Multiple Sclerosis (MS)

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Multiple Sclerosis/MS is a disease of the immune system that eats away at the myelin sheath that covers the brain and the spinal cord. This disease is twice as likely in women than in men and usually occurs between the age of twenty and forty. This article covers the different types of MS, symptoms, complications, testing involved with diagnosis, treatments, and the prognosis of the disease.

There are four main types of Multiple Sclerosis. They are Relapsing-Remitting, Primary-Progressive, Secondary-Progressive, and Progressive-Relapsing MS.

•Relapsing-Remitting MS (most common): The patient goes through periods of relapse and periods of                    remission.

•Primary-Progressive MS: The patient’s symptoms slowly, but steadily get worse.

•Secondary-Progressive MS: This form of the disease develops in patients that were previously diagnosed with      Relapsing-Remitting MS. It usually includes periods of relapse and remission, along with symptoms slowly and       steadily getting worse.

•Relapsing MS (least common): People with this form of MS steadily get worse and do not have periods of              remission.

Symptoms include:

•Limbs on one side of the body become numb or weak.

•Vision loss usually in one eye at a time.

•Painful eye movement.

•Blurred vision.

•Pain or tingling in body parts.

•Poor coordination.



•Certain movement of the head creates a sensation of electric shock.

Complications involved with Multiple Sclerosis can involve:

•stiffened muscles

•problems going to the bathroom

•sexual dysfunction


•leg paralysis

•mental changes


Tests used to diagnose and help treat patients with Multiple Sclerosis are:

• testing of the reflexes, muscle tone, and strength

• balance, coordination, optical, and auditory sense

•blood tests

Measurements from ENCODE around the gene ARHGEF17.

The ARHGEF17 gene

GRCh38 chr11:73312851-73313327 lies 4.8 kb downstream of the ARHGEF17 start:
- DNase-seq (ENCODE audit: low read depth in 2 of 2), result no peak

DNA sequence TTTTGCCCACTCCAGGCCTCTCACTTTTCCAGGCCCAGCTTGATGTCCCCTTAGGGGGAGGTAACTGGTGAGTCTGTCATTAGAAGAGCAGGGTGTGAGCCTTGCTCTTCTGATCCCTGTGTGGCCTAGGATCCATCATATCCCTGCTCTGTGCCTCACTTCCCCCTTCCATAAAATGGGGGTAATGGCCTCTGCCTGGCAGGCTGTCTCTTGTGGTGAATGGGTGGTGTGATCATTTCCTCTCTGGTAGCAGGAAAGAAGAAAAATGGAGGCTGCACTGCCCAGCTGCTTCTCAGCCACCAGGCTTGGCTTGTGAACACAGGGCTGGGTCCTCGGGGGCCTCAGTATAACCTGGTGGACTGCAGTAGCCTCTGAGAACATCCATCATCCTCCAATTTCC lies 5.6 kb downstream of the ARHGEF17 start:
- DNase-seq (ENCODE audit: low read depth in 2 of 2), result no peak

•spinal tap/lumbar puncture (this is done to check CSF for abnormal leukocyte counts and protein levels to            rule out infection)

•Magnetic Resonance Imaging (MRI)

•evoked potential test

Treatments vary for MS, depending on which form of the disease the patient has and the level of progression.  Chemotherapeutic agents, Corticosteroids, and medications used to treat fatigue, depression, anxiety, insomnia, pain, urinary and bowel problems, sexual dysfunction, muscle tics, tremors, nausea, and vertigo are all used in different combinations. MS patients are also given general anti-virals and vaccinations to keep their immune system boosted and healthy. Therapies are also another treatment used to treat Multiple Sclerosis. Some common therapies include: UV Therapy, chiropractic therapy, Bee Venom Therapy, and counseling. Plasmapheresis  is another treatment process that involves taking plasma out of the blood cells of the patient and then returning the cells to his/her body with other fluids replacing the plasma.

The prognosis of a patient depends greatly on which type of MS they have, and the person’s state of general health. Though physical limitations usually present themselves as the disease progresses, most MS patients have a pretty normal life span.


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